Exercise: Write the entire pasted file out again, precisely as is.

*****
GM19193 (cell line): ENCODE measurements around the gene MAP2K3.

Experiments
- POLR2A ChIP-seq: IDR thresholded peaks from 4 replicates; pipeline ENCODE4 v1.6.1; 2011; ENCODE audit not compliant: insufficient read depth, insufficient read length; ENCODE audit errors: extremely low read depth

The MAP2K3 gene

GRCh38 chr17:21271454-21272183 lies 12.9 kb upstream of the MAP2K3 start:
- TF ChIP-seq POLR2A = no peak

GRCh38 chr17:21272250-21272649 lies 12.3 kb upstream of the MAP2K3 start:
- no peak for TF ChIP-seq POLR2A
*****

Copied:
GM19193 (cell line): ENCODE measurements around the gene MAP2K3.

Experiments
- POLR2A ChIP-seq: IDR thresholded peaks from 4 replicates; pipeline ENCODE4 v1.6.1; 2011; ENCODE audit not compliant: insufficient read depth, insufficient read length; ENCODE audit errors: extremely low read depth

The MAP2K3 gene

GRCh38 chr17:21271454-21272183 lies 12.9 kb upstream of the MAP2K3 start:
- TF ChIP-seq POLR2A = no peak

GRCh38 chr17:21272250-21272649 lies 12.3 kb upstream of the MAP2K3 start:
- no peak for TF ChIP-seq POLR2A